Beijing -- Pollution in this city has been the subject of complaint, satire and even international diplomatic disputes. Accusations have been traded, scientific studies completed and red alerts issued.
But for one thousand and eighty-four days running, 55-year-old Zou Yi has made a simple, silent statement with just the click of a cell phone camera. Using a scratched-up old Samsung, Zou has taken an identical photo of the skyline from his living room window. On clear days, gorgeous blue skies frame a nearby skyscraper. On heavily polluted days, the building vanishes into a gray haze.
Zou publishes the results on social media for millions to see, creating a visual time capsule of a city struggling with one of today's deadliest environmental problems.
“This shows my feelings toward pollution over the last three years,” Zou says while unfurling a 9-foot-long poster of three years of photos.
“At first it was more of a way of complaining. Now I don’t think I need to say anything. I’m looking to see if the government is working on it, if society is paying attention and participating, and if our air is really getting better.”
That yearning for participation grew out of the despair Zou felt while looking out his window at the famous “airpocalypse” of January 2013. That month of putrid pollution proved to be a turning point not just for Zou, but for the entire country’s consciousness of air pollution.
In the span of just three years, air pollution has moved from a taboo topic to the center of a national dialogue spurred forward by celebrities, diplomats and ordinary people like Zou. It was just a few years ago that Chinese state media referred to suffocating smog as “heavy fog,” and American athletes who wore face masks during the 2008 Beijing Olympics were criticized for insulting China’s dignity.
That same year, the United States Embassy in Beijing began publishing real-time air quality readings for PM2.5 particles, the most deadly type of pollution, on Twitter. That earned a sharp rebuke from the Chinese government, which lambasted the data as an “inaccurate” and “unlawful” interference in China’s domestic affairs. Despite that criticism, the Chinese government soon began publishing it’s own PM2.5 readings, data that often painted a rosier picture of pollution levels than the U.S. Embassy readings.
“I saw the U.S. Embassy giving data, and China giving data. Sometimes these data points would be fighting and creating controversy,” Zou told The WorldPost. “I didn’t want to speak; I just wanted to give you a photograph.”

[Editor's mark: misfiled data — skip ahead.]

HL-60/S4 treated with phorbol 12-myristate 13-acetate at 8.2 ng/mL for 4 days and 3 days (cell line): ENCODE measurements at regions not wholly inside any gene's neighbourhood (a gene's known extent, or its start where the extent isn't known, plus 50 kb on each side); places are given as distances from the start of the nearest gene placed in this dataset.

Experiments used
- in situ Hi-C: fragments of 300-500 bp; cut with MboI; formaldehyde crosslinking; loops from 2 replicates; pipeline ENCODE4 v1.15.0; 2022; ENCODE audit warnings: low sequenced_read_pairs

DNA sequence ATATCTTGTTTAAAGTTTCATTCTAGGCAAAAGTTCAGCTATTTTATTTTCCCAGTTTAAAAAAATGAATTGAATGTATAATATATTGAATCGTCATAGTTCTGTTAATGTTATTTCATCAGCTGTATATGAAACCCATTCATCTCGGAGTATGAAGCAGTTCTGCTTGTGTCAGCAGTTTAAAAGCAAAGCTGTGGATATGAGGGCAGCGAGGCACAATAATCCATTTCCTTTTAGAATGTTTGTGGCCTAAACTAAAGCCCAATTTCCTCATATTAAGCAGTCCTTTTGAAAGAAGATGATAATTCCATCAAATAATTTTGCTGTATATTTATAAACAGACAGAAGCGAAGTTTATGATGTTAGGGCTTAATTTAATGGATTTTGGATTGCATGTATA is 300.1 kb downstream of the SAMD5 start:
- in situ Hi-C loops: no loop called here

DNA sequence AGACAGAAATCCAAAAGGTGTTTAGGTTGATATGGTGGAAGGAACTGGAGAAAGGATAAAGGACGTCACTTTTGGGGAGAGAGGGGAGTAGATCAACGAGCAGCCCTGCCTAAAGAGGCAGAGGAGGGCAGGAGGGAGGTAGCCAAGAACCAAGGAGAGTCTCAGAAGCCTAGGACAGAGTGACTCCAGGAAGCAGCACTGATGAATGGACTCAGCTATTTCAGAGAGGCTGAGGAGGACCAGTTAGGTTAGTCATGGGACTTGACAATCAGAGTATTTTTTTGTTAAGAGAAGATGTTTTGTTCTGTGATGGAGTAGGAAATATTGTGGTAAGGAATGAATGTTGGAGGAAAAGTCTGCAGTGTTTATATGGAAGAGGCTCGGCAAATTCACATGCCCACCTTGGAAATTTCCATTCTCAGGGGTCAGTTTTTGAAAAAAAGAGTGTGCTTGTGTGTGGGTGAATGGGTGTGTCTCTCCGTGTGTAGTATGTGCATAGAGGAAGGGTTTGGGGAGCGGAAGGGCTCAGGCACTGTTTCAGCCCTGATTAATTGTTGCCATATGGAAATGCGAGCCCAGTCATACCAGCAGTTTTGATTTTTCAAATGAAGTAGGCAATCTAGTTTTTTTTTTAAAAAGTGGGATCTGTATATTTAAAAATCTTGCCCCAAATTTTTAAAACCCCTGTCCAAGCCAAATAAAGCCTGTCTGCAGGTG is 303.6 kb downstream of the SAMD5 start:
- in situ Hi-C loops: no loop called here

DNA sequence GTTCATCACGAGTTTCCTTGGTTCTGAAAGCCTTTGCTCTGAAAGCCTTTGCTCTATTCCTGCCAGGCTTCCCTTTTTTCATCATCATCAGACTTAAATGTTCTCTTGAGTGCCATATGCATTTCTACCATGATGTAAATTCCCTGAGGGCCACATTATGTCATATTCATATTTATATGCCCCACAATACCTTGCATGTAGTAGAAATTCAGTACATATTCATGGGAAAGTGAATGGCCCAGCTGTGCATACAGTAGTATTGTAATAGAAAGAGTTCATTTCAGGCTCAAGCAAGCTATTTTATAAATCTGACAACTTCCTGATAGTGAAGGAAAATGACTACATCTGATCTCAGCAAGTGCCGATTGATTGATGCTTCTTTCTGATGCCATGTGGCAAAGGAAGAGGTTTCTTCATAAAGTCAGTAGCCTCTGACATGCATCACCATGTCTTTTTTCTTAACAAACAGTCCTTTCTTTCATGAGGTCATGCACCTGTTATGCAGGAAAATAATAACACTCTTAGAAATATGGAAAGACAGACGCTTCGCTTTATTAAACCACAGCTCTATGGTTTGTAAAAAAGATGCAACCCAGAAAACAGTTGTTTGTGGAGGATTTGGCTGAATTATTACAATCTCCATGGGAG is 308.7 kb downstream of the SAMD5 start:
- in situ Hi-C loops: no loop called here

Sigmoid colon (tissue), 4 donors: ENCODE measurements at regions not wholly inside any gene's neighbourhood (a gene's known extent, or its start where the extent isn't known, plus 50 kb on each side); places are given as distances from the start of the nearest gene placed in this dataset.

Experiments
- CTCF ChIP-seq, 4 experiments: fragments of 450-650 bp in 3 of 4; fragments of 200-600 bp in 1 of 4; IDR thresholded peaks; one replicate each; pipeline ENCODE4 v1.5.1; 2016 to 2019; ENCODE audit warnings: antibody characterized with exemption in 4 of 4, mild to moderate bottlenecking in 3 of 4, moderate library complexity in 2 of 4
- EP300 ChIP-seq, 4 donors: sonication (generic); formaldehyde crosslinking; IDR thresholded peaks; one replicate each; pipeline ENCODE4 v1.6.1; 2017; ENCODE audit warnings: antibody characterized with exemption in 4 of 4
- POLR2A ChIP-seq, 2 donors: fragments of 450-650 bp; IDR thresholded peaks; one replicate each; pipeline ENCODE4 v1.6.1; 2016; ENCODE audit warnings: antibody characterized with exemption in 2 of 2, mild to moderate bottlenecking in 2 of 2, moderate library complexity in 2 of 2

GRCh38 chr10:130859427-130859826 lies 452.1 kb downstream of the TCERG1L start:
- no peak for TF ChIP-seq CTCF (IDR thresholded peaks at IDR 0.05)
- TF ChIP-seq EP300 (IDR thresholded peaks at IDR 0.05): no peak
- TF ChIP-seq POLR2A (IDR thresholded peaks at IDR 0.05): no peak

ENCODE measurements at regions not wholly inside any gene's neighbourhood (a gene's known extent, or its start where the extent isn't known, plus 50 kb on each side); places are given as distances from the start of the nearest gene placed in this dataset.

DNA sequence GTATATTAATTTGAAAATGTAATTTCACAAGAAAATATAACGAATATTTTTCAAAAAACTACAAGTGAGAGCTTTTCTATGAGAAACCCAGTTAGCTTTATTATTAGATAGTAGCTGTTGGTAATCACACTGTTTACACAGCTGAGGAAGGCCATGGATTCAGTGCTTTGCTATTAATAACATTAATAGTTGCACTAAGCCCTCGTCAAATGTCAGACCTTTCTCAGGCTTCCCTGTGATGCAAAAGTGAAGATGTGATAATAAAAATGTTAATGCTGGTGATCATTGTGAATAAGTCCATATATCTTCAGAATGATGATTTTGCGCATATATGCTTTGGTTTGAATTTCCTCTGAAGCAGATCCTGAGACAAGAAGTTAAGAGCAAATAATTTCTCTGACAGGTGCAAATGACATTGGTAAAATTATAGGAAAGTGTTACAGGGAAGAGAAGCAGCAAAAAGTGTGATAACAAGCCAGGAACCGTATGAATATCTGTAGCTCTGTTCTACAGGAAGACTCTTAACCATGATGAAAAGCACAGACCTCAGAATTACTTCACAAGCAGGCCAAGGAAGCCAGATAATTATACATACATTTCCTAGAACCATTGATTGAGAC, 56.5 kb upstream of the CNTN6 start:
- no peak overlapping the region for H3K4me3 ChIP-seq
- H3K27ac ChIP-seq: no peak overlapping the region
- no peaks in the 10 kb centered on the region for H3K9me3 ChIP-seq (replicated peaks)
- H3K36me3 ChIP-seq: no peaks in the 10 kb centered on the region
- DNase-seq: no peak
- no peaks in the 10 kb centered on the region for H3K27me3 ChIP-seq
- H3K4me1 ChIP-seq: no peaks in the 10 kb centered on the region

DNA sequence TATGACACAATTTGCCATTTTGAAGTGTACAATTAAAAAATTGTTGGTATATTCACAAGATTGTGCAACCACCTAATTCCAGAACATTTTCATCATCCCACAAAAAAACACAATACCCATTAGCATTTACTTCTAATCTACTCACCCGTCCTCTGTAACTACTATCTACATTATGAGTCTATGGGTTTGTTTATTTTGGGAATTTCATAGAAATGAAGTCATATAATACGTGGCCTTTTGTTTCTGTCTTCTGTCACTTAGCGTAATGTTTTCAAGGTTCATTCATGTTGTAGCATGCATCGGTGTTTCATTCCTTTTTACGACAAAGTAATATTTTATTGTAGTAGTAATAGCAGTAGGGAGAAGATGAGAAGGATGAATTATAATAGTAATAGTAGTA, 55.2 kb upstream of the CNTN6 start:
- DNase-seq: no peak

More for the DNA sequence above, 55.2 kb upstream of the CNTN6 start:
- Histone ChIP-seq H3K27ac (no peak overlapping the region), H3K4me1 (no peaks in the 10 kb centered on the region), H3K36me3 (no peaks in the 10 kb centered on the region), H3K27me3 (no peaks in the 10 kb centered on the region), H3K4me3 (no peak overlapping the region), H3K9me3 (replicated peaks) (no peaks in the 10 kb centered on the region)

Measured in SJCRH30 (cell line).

Zou titled his project yi mu liao ran -- roughly “to see is to know” -- and has given it the English name BeijingAirNow. What began as a personal photographic diary slowly grew into a social media phenomenon, with over 24 million views on Twitter-esque site Sina Weibo. His social media feeds are now bombarded by people cheering him on and sending their own daily photo journals. He holds occasional seminars to release new collages, sometimes having his building manager take the photos when he must travel for work.
Diplomats now invite Zou to conferences, and researchers at China’s prestigious Tsinghua University are analyzing his photos in combination with satellite imagery of the city. This year Zou hopes to take the project further by developing software that can discern air pollution levels anywhere on the basis of photos.
Public participation has grown in tandem with government efforts to both understand and combat air pollution. China has set up over a thousand monitoring stations around the country, and government PM2.5 data in Beijing has largely converged with readings from the U.S. Embassy. Last spring, China’s minister of environmental protection endorsed a hyper-viral documentary on pollution that gained hundreds of millions of views before being censored. Chinese Premier Li Keqiang has pledged a “war on pollution” that includes tougher enforcement and a slate of new environmental regulations.
Those efforts have yielded promising results, but the challenges are daunting. A Greenpeace analysis of government data showed a roughly 15 percent drop in air pollution levels across the country in 2015. The group chalks those improvements up to a decline in coal use as heavy industry slumps, as well as stricter enforcement by environmental watchdogs.
“It’s too long,” Zou lamented. “If it’s five or 10 years, OK, I’m mentally prepared. But in 25 years I might not be here."
Zou still laments when gray skies smudge out the skyscraper across the road, but he laces his social media posts with what he calls “positive energy” -- a call for every Chinese person to make their own contribution to understanding pollution and cleaning up the skies.
“My goal now is to see if I can do anything to shrink that [25-year] time frame,” he said.
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